John Milliken: A Passion for Community; A Talent for Relationship


At the end of 2021, John Milliken will complete 10 years on the APAH Board of Directors. Appropriately, the long road to the redevelopment of Queens Court Apartments, where his involvement with APAH began, will finally and joyfully end with the property’s Grand Opening this summer. As we get ready to celebrate this new property, we also celebrate John.


The Power of Community

Perhaps it was his small-town childhood in 1950s Leesburg that began John Milliken’s lifelong appreciation for the power of community. “I walked home each day from kindergarten and if my mother wasn’t home, I had standing instructions to pick up the phone and say, ‘Mrs. Hough, do you know where my Mom is?’,” recalls John.  Mrs. Hough was the town operator and she always knew exactly where his mother was and when she would be home. “It was the kind of town where a kid could wander freely. To this day, I can go down those Leesburg streets in my mind and tell you the names of the proprietors of each of the stores.  Even as a child, I knew all of them and they knew me.”

John, his wife Chris, and their son, Alex, at APAH’s Celebrate
Home event shortly after becoming involved
with APAH.

Fortunately for Arlington, John’s Dad, Jack finally got tired of the commute from Leesburg to Washington—even though at the time it took just 45 minutes door to door and he didn’t hit a stop light until he arrived at Constitution Avenue!—and the family moved to the Buckingham neighborhood.  After just a year at Washington-Lee, today Washington-Liberty High School, John’s father was transferred to the Netherlands, where John finished high school, but the family headed right back to Arlington when his tour was over and began to get involved in the community.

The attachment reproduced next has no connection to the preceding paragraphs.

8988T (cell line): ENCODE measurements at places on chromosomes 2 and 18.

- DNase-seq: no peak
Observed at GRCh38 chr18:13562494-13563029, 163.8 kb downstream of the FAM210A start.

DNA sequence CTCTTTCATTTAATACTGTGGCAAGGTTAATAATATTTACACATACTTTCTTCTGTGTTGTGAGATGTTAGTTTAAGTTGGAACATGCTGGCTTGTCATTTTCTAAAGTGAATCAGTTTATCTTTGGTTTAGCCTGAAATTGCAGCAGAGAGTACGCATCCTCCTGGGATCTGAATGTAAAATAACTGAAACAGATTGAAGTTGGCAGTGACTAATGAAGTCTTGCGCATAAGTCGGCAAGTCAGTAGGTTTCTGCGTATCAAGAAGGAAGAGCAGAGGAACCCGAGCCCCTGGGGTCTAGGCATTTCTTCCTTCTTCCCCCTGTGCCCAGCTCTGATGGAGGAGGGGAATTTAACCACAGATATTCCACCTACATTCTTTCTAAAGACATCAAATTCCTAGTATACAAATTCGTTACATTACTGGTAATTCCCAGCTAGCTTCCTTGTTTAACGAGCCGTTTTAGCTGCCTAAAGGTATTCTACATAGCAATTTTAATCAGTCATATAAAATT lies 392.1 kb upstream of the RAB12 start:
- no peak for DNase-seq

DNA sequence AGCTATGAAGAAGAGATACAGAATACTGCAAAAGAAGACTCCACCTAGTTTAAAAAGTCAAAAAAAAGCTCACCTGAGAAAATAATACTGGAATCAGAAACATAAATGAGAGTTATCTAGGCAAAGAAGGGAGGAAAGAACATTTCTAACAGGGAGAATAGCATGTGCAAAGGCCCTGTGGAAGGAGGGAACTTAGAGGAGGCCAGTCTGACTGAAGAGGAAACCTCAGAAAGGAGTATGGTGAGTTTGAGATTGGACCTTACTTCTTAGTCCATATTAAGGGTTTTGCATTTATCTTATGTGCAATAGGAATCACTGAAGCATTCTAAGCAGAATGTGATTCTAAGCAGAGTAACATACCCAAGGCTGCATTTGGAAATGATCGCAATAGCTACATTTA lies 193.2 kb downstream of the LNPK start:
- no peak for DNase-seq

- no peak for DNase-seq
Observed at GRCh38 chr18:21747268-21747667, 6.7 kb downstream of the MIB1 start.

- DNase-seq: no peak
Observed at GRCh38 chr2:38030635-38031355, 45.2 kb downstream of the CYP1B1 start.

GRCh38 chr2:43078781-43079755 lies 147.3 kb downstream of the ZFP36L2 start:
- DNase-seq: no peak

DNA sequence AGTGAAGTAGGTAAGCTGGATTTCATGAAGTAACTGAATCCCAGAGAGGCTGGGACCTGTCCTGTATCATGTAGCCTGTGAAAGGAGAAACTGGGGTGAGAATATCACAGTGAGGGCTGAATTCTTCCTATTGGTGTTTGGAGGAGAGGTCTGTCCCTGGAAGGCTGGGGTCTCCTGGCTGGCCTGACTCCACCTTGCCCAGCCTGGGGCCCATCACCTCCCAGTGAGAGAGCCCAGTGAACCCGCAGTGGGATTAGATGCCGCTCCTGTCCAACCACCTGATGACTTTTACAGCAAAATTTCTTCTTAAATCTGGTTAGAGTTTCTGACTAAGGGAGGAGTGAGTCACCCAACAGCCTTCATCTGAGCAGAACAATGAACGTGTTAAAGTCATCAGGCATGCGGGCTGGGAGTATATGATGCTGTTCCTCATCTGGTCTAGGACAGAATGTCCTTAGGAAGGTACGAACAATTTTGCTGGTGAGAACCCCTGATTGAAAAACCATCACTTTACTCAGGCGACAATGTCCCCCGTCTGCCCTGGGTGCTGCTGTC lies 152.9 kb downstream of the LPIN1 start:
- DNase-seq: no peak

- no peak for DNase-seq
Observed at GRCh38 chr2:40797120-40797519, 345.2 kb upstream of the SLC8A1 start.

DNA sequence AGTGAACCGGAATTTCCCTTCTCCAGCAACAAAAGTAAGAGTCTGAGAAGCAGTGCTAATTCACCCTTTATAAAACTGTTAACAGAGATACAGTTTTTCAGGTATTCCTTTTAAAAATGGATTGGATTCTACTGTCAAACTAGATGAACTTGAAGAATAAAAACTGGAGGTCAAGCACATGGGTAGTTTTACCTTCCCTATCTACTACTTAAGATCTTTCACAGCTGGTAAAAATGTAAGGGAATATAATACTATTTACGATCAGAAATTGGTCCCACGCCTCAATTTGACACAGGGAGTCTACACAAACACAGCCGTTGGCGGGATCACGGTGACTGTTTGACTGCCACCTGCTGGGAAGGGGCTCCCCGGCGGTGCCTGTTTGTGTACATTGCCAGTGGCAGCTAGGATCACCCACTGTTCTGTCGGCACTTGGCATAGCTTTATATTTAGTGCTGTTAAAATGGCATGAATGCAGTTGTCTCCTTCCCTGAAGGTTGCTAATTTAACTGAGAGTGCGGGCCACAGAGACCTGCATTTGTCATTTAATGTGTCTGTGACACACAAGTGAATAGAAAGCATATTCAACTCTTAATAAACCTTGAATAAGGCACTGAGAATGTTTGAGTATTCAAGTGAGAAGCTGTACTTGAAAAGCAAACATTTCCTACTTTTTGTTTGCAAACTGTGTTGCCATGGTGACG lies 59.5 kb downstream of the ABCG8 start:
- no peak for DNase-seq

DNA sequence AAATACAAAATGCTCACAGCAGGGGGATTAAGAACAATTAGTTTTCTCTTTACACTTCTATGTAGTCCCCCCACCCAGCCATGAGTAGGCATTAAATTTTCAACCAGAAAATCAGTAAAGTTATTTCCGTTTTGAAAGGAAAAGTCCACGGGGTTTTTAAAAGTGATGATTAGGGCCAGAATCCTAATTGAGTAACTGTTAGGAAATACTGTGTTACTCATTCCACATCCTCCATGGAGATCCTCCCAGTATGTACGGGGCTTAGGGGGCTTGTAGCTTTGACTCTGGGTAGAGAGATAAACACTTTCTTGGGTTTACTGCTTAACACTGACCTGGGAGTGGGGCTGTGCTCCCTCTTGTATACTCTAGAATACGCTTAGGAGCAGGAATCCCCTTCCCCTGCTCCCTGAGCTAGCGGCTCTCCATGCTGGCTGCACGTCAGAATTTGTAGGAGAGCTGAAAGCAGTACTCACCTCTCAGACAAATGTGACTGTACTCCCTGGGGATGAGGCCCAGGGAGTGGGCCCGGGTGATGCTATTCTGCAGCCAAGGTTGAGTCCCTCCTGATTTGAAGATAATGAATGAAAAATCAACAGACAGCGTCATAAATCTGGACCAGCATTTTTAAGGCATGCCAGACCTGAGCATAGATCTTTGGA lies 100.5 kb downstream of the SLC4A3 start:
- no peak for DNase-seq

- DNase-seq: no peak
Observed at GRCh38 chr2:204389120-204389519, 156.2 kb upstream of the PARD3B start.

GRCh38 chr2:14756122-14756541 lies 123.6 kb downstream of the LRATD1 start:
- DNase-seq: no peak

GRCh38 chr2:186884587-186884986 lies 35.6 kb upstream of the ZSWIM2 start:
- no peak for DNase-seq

With John off to Haverford College, his mother, Herselle Milliken, dove into the passion of her youth, local politics.  She became a legendary Democratic precinct captain in her Ashton Heights neighborhood.  “Mother never had a driver’s license,” noted John, “so somebody, usually me, drove her to the grocery store.  To shop with her was at least a two to three hour undertaking.  She knew everybody in the Giant and if she didn’t know you, she would walk up to you and say, ‘Hi, I’m Herselle Milliken, I’m the local Democratic precinct representative, are you new to the neighborhood?’”

Setting a pattern of life-long service her son would emulate, Herselle went to Richmond as Delegate Jim Almand’s Chief Legislative Assistant, starting that job in her late 60s and serving for a decade.  Former Governors Chuck Robb and Gerald Baliles, both revered her as the “collective mother of the General Assembly.”  “Politics was her passion,” remembers John, “and she immersed herself in every single campaign from her first in 1969 to the day she died.”